What could a Labour government mean for the housing market?

what-could-a-labour-government-mean-for-the-housing-market?

This week Rightmove spoke exclusively to Sir Keir Starmer about Labour’s housing promises, asking him how they would help home-movers. You can read what he said here.

Now that a Labour government has been confirmed, we take a closer look at what they’ve pledged to do for the housing market.

Building new homes

Labour plan to build 1.5 million homes over the next five years, and update the National Policy Planning Framework.

Stamp duty

First-time buyers currently pay no stamp duty on homes priced up to £425,000. However, this relief is due to end next year. Previously, the threshold for first-time buyers to pay stamp duty was set at £300,000. Labour plan to keep the current stamp duty exemption for first-time buyers that’s in place, but haven’t committed to extending it beyond the end of March 2025 expiry date.

Help for renters

Labour has pledged to ban no-fault evictions. They are also looking to have ‘Awaab’s law’ – which currently applies to social housing only – apply to the private rental sector. This requires landlords to investigate and fix reported health hazards within specified timeframes.

They’ve also pledged to ‘empower tenants to challenge unreasonable rent increases’.

Help for first-time buyers

Labour hope to help 80,000 more people get onto the property ladder with a comprehensive mortgage guarantee scheme, as well as offering ‘first dibs’ to locals looking to buy their first home in a new development.

Mortgages

Labour has pledged a ‘Freedom to Buy’ mortgage guarantee scheme, aimed at first-time buyers with smaller deposits.

While not a pledge in itself, Labour have also outlined a commitment to keeping mortgage rates ‘as low as possible’.

Making homes greener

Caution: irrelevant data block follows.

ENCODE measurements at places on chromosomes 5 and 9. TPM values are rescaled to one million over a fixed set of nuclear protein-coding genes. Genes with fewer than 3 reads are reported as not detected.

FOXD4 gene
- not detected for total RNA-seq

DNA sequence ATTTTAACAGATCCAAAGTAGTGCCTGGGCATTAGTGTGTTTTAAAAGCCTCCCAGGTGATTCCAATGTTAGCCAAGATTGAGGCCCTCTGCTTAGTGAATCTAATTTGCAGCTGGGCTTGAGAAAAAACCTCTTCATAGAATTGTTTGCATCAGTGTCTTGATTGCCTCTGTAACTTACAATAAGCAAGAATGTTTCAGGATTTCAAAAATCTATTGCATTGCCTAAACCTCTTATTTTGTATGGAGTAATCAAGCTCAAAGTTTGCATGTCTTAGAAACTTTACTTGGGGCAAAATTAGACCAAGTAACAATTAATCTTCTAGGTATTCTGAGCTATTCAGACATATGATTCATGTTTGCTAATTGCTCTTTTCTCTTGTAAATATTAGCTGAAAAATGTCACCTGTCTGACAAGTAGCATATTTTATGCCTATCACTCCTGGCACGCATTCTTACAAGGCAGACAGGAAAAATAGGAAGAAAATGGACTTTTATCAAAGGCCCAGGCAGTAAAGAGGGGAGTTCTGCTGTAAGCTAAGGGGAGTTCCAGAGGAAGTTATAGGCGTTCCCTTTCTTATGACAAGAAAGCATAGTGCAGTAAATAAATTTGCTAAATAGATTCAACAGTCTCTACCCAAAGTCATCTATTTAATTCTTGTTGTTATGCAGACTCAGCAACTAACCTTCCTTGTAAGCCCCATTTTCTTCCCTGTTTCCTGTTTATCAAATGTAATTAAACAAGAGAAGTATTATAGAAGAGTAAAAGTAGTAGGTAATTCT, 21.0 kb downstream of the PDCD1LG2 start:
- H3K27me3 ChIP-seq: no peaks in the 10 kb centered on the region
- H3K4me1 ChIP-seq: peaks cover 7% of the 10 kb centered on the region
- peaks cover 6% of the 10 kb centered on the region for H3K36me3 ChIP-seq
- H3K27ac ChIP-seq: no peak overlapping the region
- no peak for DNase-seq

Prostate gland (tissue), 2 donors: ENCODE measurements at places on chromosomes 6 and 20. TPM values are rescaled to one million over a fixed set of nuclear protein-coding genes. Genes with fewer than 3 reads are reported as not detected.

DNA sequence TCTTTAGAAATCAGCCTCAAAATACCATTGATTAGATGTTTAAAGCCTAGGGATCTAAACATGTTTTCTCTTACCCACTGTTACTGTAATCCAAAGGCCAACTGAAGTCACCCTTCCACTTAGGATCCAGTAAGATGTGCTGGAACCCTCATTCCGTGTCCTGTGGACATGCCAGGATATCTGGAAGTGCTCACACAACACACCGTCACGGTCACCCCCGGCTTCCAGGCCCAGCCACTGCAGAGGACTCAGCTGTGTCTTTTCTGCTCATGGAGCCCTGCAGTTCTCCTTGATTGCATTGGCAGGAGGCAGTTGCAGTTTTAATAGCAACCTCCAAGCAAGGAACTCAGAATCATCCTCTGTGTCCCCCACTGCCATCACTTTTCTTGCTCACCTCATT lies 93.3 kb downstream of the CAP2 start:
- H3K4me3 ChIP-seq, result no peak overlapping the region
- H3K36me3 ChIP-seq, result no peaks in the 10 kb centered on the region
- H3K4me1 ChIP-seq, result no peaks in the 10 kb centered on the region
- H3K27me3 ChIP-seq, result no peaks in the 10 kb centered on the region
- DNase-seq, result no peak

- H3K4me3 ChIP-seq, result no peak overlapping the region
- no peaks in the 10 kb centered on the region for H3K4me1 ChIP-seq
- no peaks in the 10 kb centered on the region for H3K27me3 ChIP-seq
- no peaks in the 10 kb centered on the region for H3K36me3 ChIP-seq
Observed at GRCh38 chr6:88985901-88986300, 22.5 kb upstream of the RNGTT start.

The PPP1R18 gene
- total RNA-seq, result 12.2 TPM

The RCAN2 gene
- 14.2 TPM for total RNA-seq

Labour has said that all private rental properties will need to be rated EPC C by 2030. It’s worth noting that they’ve said no one will be forced to remove their old gas boiler as part of these plans.

They also plan to deliver a national Warm Homes Plan over a decade which could apply to up to 5 million homes, with the aim to eliminate fuel poverty by 2030.

Other housing legislation

Labour has pledged to reform the leasehold system, making commonhold the default tenure on new-build flats, and banning new leasehold flats.

Commenting on the election result, our property expert Tim Bannister, said: “The certainty of having the next government in place will be good for the market, and we wait to see the housing policies that are prioritised. We can see in our data that in previous election years, there has been a slight bounce in home-mover activity after an election has taken place – so the same could happen this year in the short term, particularly against a background of a potential Bank Rate cut on the horizon, and lowering mortgage rates.

It is crucial that the government considers the impact of any new policies on the wider market, as a policy designed with one group in mind often has knock-on implications for another group of home-movers. Earlier this week Rightmove quizzed Keir Starmer about what he would do to help housing, and it’s encouraging to see that Labour’s manifesto focused on building more homes and planning reform. Creating more homes for sale and for rent quickly, whilst maintaining quality is a pressing issue, to ensure there are more homes to meet the demand.

“We think there is an opportunity to go further in giving support to first-time buyers. Whilst a permanent mortgage guarantee scheme provides the certainty that this option will be available, from our research we can see that only a small number of first-time buyers are likely to benefit from it. Making the existing stamp duty thresholds permanent for first-time buyers would be a start, and then there is an opportunity to look at innovative solutions to help first-time buyers with both their deposit, and being able to borrow enough from a lender in the longer term.”

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